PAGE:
Overall, Democrats in the House favored the bill 172-63 in Friday’s vote; Republicans voted 108-91 against it.
In Monday’s vote, Democrats voted 140-95 in favor while Republicans voted 133-65 against. Between the two votes, 33 Democrats switched their votes to “yes,” while one Democrat changed his vote from “yes” to “no.”
Twenty-five Republicans switched to “yes,” and one other Republican voted “yes” Friday after missing Monday’s vote.
For many California lawmakers, the state’s credit crisis amounted to a tipping point. “California now faces a budgetary situation so perilous that our public services are now threatened,” said Rep. Lynn Woolsey (D-Petaluma), who opposed the bill Monday but supported it Friday.
The presidential candidates -- Democratic Sen. Barack Obama and Republican Sen. John McCain -- took part in a broad-based effort to lobby lawmakers, joined by outside groups and Schwarzenegger, who phoned California members of the House.
“I never talked to so many bank presidents in my life,” said Rep. Joe Knollenberg (R-Mich.), a convert to the “yes” camp Friday. He also received a call from General Motors Corp. Chairman Rick Wagoner
The mood on the floor of the chamber was markedly more relaxed Friday than it had been Monday, reflecting expectations of passage.
House Speaker Nancy Pelosi (D-San Francisco), who on Monday riled Republicans by criticizing Bush’s economic policies in a floor speech before the vote, softened her rhetoric Friday. Minority Leader John Boehner (R-Ohio), who denigrated the earlier version of the measure, urged Republicans to help pass its successor Friday.
“Let’s not kid ourselves. We’re in the midst of a recession,” Boehner said. “It’s going to be a rough ride. But it will be a whole lot rougher ride if we don’t pass this bill.”
To demonstrate concern for Main Street, the House approved a separate measure to extend unemployment benefits. That bill needs Senate approval.
The bailout vote divided members of the same party, and, in one case, a husband and wife.
Rep. Connie Mack (R-Fla.) said the vote would go down in history as “the day Congress killed the free market.” His wife, Rep. Mary Bono Mack (R-Palm Springs), voted for the bill.
Despite the political shift in support, some opponents remained steadfast, encompassing an odd-fellows coalition of liberals and conservatives.
“This is not a time for panic,” said Rep. Devin Nunes (R-Tulare). “Why do we need to give $700 billion to one man to play hedge-fund god from the gilded offices of the United States Treasury?”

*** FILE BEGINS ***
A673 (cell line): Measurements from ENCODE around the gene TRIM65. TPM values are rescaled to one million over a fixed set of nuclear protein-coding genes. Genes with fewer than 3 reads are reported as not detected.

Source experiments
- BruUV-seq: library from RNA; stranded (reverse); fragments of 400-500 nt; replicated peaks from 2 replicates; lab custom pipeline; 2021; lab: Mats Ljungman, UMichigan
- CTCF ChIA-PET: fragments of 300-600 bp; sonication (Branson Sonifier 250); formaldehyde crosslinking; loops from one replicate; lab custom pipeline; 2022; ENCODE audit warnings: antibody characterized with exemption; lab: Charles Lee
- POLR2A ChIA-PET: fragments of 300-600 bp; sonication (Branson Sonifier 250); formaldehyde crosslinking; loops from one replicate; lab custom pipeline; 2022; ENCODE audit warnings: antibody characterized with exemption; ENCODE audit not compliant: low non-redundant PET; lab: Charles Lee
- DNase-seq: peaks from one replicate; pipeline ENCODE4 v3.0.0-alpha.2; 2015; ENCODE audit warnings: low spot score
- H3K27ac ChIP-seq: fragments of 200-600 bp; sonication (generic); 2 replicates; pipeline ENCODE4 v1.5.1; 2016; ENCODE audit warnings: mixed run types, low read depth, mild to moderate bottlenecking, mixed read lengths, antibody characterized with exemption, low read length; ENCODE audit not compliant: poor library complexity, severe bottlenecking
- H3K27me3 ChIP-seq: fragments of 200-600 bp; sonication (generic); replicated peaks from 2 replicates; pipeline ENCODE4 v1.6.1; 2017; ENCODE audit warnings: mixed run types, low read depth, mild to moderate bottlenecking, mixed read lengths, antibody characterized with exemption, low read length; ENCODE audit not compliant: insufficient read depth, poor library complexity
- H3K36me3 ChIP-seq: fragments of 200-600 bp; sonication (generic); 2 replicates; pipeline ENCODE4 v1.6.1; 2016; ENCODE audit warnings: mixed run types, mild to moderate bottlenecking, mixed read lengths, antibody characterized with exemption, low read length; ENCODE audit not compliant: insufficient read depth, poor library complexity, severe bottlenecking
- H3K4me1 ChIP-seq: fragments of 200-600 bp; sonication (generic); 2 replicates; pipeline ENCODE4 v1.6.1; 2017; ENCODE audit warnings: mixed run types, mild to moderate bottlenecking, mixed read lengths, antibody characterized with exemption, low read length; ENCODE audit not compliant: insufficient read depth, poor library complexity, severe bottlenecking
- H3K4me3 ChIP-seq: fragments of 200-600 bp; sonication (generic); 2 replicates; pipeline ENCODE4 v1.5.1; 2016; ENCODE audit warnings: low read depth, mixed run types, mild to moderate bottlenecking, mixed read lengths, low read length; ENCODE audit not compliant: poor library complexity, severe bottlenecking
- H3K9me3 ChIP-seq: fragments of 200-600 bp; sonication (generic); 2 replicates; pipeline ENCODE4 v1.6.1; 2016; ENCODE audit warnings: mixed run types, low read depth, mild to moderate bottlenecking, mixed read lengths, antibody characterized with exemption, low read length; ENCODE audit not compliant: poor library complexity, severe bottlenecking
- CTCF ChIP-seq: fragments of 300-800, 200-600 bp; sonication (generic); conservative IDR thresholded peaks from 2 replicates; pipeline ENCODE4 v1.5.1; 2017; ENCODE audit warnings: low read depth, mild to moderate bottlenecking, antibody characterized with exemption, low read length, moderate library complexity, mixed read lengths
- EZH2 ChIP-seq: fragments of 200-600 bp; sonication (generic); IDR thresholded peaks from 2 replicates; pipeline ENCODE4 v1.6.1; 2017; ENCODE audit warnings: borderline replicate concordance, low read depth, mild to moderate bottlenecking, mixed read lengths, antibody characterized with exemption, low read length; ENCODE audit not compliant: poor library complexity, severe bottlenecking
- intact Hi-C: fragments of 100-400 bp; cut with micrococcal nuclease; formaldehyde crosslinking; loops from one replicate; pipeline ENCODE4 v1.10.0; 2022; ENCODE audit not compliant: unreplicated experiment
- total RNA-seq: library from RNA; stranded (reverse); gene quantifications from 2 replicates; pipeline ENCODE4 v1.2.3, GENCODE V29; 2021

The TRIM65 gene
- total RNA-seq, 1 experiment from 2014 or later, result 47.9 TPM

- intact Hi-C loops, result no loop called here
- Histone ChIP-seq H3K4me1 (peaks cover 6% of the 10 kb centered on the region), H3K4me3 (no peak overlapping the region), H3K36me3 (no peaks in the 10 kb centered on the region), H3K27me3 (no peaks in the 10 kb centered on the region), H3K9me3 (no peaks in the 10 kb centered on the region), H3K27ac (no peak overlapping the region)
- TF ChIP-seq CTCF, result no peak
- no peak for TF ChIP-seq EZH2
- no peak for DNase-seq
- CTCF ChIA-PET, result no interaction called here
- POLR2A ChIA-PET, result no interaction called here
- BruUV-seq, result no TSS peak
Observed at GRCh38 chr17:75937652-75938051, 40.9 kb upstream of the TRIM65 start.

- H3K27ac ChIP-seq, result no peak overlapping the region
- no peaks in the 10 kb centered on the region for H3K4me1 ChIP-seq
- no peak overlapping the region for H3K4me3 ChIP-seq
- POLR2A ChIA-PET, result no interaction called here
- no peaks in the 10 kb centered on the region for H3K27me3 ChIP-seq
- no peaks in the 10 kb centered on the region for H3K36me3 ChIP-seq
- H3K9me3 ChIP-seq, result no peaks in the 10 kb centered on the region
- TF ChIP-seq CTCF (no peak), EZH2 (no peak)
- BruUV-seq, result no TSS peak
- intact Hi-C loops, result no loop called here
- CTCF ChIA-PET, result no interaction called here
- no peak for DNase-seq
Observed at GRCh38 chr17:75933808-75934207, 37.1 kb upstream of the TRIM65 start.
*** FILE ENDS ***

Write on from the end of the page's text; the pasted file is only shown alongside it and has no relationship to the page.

Rep. Paul W. Hodes (D-N.H.) said that despite improvements, the bill focused “too much on Wall Street.”
Things’ll be different
With lawmakers now heading home for the fall campaign, Congress will wait until next year to consider tougher regulations on financial institutions. Rep. Barney Frank (D-Mass.), chairman of the House Financial Services Committee, said lawmakers will “do some serious surgery on the financial structure.”
Times staff writer Johanna Neuman in Washington contributed to this report.
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At a glance
Highlights of the Emergency Economic Stabilization Act:
* Provides as much as $700 billion for the Treasury to buy or insure securities -- many based on troubled mortgages -- that are not being traded.
* Releases $250 billion to the Treasury immediately. The president can authorize an additional $100 billion unilaterally, but Congress can block the final $350 billion.
* Directs federal agencies to modify troubled loans whenever possible to help families facing foreclosure to stay in their homes.
* Taxpayers could get a stake in firms that sell their devalued assets to the government, allowing them to share in potential future profits.
* Limits pay and ends “golden parachutes” for top executives of certain companies that take part in the program.
* The House approves the $700-billion Wall Street rescue package and President Bush signs the bill.
* Employers shed a net 159,000 jobs in September, the worst one-month drop in more than five years.
* The Dow Jones industrial average falls 157 points to a three-year low.
* Wells Fargo agrees to buy Wachovia for $15 billion, sparking protests from Citigroup, which had planned to buy Wachovia’s banking operations. BUSINESS, C1
* California officials, needing $7 billion to cover state bills, watch the credit markets in hopes of getting a short-term loan soon. NATION, A12